“…At last that in this world, with great power there must also come — great responsibility!” – Amazing Fantasy #15, 1962
Unfortunately (or fortunately depending on how look at it), as each sequel required more spectacle and something new to mix up the genre, the overall theme strayed away from less about these people who stepped up and did what’s right because of their moral codes, because they feel they have do what’s right. Captain America: The First Avenger and (maybe Ant-Man) are the last movies I remember fitting that theme of a normal person getting power and using it for good because that’s what was right. Thankfully Spider-man: Homecoming will be reintroducing a new generation to a new hero to look up to and to aspire to be with those morals, who’s entire superhero “career” is built around the belief that its his responsibility to help people because he’s been given the power to. When I was in middle school/high school, the old phase of superheroes I think was still a thing, with origin movie coming after origin movie, but then Kick-Ass came out. And for the first time I saw the story of a kid who put on a mask to help people, not because he was given super heroes by luck or by being chosen by celestial beings to defend their planet, but because he wanted to be a hero. It was stupid and dumb because becoming a masked vigilante in the real world where people often won’t hesitate hurting your or even killing you if you intervened in such a high risk situation, and this whole idea of it kind of glossed over me initially but I saw this movie and thought huh, Dave was right. Why hasn’t there been anyone who’s put on a mask and helped people. Super powers weren’t necessary to become heroes, but as even that movie showed that the powers is what makes it feasible. Being a super hero is dangerous and isn’t really at all practical. Embarrassingly enough, at that time I didn’t quite think about all of that before I thought what if I became a did the same thing. Like actually seriously thought about putting on a mask and fighting crime. I was naively optimistic. Had a name and a costume design and everything. Red Fist is the incredibly “creative” name I gave myself, just to top off this long list of embarrassing admissions . I even started taking martial arts lessons and all of this just by itself sounds hilariously dumb, anyone who knows me and knows of my physique knows just how awful of an idea that is. I wouldn’t have been able to defend myself from another kid my age let alone a grown adult probably with a weapon, much more lethal than whatever I chose to use if I ended up using any. I don’t know why I was so motivated to do this. Probably because I felt so weak and insignificant that I wanted to be able to put on a mask and be someone else, someone stronger and more capable of not just helping myself but others too. Fortunately, after a lesson or two of martial arts that even if I became a black belt and was capable of kicking ass, people have guns and knives. Bad guys don’t have as hard of a time aiming at you like they do the heroes in movies. I knew I would die day one. So, it became more of just a what if scenario I thought in my head. A continuing story of my crusades as the masked hero Red Fist that I kind of was excited to whenever I had some free time to just continue the narrative in my head and this almost soap opera like story of betrayal and responsibility and loss. And because I am a very dramatic person and I just always have a tendency to kill off any character that I have that are based on myself/my personality, it ended in my heroic sacrifice. I will admit that drive to help, to be a hero is still there although years of experiencing that drive have definitely decreased it just as a self defense mechanism. Anyway, Spider-man: Homecoming is coming out in a month and I’m pretty excited for that. As a fan of the masked web-crawler since the age of 7, I am looking forward to going in and getting that feeling again, of naive optimism about wanting to just do good. I also kind of hope the movie’s good. Even if it isn’t I’ll probably still end up going to see the sequel.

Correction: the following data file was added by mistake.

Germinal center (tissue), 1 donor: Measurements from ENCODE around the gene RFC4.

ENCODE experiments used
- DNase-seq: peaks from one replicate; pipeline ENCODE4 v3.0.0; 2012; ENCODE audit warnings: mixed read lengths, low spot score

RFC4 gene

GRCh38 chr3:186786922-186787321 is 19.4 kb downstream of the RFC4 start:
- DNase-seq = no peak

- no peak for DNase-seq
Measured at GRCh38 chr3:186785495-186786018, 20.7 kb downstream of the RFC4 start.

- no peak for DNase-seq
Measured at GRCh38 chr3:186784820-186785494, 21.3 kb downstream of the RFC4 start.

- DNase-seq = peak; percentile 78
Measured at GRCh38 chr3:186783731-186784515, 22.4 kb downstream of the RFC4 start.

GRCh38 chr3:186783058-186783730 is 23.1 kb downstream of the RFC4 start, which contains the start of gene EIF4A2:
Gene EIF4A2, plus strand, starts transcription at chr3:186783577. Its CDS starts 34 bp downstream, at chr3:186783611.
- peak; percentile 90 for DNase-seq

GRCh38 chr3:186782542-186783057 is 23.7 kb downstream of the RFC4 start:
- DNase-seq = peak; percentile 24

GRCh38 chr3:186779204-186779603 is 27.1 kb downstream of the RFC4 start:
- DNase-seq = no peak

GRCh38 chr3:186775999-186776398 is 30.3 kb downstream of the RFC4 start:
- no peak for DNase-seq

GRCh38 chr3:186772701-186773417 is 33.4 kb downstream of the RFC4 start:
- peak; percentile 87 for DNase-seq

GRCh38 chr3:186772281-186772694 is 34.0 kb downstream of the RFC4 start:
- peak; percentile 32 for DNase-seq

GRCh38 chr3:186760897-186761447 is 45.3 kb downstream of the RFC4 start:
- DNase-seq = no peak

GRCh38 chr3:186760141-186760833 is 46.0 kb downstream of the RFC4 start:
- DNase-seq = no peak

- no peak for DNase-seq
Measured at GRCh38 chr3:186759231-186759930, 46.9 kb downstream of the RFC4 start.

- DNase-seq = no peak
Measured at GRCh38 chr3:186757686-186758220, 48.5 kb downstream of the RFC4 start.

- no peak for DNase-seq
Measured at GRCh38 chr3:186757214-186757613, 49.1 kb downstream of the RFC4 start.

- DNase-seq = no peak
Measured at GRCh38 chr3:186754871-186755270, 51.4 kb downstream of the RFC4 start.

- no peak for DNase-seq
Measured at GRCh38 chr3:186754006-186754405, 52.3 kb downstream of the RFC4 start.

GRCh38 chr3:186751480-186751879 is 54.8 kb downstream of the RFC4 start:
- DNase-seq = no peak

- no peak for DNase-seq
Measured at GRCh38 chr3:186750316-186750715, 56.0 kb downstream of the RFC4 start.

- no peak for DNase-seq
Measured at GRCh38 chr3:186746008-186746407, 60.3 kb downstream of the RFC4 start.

I don’t want to bash on religion, but I do want to talk about some certain aspects of it that has irritated me. I should start with what I like about organized religion first, because I’d rather not start with upsetting people. Firstly, religion is generally a good thing. It brings hope, happiness, and takes
So I don’t know what to write for my actual first post, but my sister recommended writing about love. I don’t know much about love, I’ve never quite been in love. Sure I had crushes, but I wouldn’t count them as actual love. Besides, everyone has written about love, maybe it’s redundant now. But I’m